A trip to Nalanda, Bodh Gaya and Varanasi: Part 2

If you haven’t read Part 1 of this story, please read it here before proceeding further. Warning: This post has images of Varanasi Malaiyo and several other foods that may get you drooling.

We left peaceful Bodh Gaya to head to another interesting place, a place where we would experience a sensory overload—Varanasi.

We bid adieu to peaceful Bodh Gaya, and a few hours of train journey later, we found ourselves in one giant confusion known as Varanasi. If you believe Bangalore has the worst traffic jams, you must visit Varanasi. Cows, people, e-rickshaws, 2-wheelers, rickshaws, and cars jostle for whatever little free space on the roads and with horns blaring continuously. Miraculously, 8-lane traffic squeezes through a single lane without too many incidents.

Among many other things, Varanasi is a paradise for foodies. Pictured here is the ‘Blue Lassy shop’- a shop famous for its delicious lassis. One crazy custom we noted here was that customers put up their passport-sized photo on the wall to mark their visit. You can also get bhang lassis (a potent cannabis-laced lassi) in some Government licensed outlets in Varanasi, but I wouldn’t recommend drinking one if you have a train or flight to catch in a few hours.

Another lovely delicacy is Malaiyo – fluffy milk-based sweet prepared only in Varanasi during the winter season.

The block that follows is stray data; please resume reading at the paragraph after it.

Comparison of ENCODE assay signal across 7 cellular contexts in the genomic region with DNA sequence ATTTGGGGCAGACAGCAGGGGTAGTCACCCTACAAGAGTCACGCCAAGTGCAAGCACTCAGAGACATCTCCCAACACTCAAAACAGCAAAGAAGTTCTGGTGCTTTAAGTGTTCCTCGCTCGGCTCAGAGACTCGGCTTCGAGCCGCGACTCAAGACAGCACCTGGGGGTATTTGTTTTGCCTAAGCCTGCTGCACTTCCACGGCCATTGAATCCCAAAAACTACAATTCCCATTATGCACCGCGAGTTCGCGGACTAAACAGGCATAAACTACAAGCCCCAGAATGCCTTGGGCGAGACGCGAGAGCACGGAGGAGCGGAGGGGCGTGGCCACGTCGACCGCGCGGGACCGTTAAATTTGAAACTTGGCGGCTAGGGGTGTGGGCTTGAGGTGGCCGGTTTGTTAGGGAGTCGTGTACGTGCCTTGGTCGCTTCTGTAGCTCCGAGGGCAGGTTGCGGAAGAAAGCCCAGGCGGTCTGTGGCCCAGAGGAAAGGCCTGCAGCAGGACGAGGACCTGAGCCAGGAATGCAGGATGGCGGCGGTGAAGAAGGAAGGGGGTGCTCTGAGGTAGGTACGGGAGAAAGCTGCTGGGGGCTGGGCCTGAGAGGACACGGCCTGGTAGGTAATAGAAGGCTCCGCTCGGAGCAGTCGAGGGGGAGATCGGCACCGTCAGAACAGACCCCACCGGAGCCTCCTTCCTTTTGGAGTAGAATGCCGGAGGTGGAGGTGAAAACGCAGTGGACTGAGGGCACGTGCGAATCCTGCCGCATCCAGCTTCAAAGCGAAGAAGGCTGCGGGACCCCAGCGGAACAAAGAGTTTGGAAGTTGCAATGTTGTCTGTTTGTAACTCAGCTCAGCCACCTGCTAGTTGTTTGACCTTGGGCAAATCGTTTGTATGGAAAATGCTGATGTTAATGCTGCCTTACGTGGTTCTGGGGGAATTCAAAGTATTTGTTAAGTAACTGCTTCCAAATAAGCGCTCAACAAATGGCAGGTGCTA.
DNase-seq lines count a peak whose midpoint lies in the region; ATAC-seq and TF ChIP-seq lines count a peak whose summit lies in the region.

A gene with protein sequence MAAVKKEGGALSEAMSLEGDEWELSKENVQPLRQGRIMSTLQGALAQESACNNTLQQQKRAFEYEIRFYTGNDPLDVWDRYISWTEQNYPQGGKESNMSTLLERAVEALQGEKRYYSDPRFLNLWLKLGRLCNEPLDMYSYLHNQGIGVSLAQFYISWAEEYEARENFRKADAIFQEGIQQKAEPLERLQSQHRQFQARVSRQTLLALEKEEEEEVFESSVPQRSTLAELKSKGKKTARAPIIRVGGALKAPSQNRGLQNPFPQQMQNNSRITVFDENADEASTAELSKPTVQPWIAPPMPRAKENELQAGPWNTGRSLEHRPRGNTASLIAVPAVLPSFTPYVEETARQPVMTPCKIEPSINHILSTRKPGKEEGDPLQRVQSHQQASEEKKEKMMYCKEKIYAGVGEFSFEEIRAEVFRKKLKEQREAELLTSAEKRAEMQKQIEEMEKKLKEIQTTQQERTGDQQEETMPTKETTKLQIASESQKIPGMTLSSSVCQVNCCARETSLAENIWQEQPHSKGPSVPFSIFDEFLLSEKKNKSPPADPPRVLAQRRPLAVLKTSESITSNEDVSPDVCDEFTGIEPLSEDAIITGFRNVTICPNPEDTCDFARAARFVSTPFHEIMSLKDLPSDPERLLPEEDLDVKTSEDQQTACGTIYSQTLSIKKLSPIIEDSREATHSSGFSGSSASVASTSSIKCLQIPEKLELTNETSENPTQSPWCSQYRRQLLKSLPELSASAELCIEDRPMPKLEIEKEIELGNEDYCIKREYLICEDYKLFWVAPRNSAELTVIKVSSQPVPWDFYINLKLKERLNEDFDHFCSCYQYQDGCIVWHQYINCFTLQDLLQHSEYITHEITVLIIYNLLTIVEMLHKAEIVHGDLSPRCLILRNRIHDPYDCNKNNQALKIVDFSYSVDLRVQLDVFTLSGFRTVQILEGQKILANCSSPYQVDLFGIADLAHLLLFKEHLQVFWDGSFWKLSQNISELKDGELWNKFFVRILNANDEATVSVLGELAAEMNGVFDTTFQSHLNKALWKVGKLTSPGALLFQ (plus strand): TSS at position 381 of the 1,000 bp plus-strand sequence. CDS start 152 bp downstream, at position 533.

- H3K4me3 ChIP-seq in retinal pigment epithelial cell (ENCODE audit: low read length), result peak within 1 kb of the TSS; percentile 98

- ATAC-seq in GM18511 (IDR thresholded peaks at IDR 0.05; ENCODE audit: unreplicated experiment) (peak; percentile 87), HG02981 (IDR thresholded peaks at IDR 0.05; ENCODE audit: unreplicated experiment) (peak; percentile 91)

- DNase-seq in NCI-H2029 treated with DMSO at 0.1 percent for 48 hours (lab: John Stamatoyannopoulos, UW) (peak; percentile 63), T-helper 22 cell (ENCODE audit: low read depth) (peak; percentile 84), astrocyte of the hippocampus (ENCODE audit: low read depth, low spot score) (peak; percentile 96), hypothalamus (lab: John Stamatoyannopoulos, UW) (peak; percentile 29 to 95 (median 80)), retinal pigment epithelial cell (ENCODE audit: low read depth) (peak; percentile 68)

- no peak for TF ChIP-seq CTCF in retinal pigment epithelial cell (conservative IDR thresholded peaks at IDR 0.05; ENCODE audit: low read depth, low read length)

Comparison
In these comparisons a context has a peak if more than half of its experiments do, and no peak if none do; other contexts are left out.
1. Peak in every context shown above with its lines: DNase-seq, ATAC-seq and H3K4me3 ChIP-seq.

Kachori Gali is the place to go for awesome snacks in Varanasi. The lane has several shops selling sweets, kachoris, tikkis and other snacks.

Bati-Chokha from Pallavi restaurant.

Suffering from the sweet tooth? Book your travel to Varanasi now.

Found this small hole-in-the-wall shop selling piping hot idly-vada-sambar. What more can a Madrasi in North India ask for? Like my roomies from yore used to say: “Brahman khush hua!”

So we finally got to eat the famous Banarasi paan. In fact, we were eating one every hour.

Close-up shot of the Banarasi paan.

The ghats of Varanasi at dusk.

Ganga Aarti in progress at Dashashwamedh Ghat.

People watch the aarti from their boats.

A close-up shot of the aarti.

We walked across the length of the ghats.

The most confronting ghat, Manikarnika ghat–where dead bodies are cremated 24 X 7.

Manikarnika ghat in daylight. Boats keep supplying firewood continuously.

Bhonsale Ghat.

A sadhu in Varanasi.

Them Sadhus sitting around the ghats.

Along the ghats, you will find these occasional, beautiful graffiti.

Here’s another wall art.

And another.

Near one of the ghats is this small, cosy bakery that serves cakes and continental food.

A small lane that leads to the Kashi Vishwanath temple.

An open-air barbershop.

One last look at the ghats.

The morning aarti at Assi ghat.

An end to another wonderful journey – a trip where we met the most cheerful of people, ate the most wonderful of food, experienced raw life energy, got some new perspectives, and came back to a loving family.

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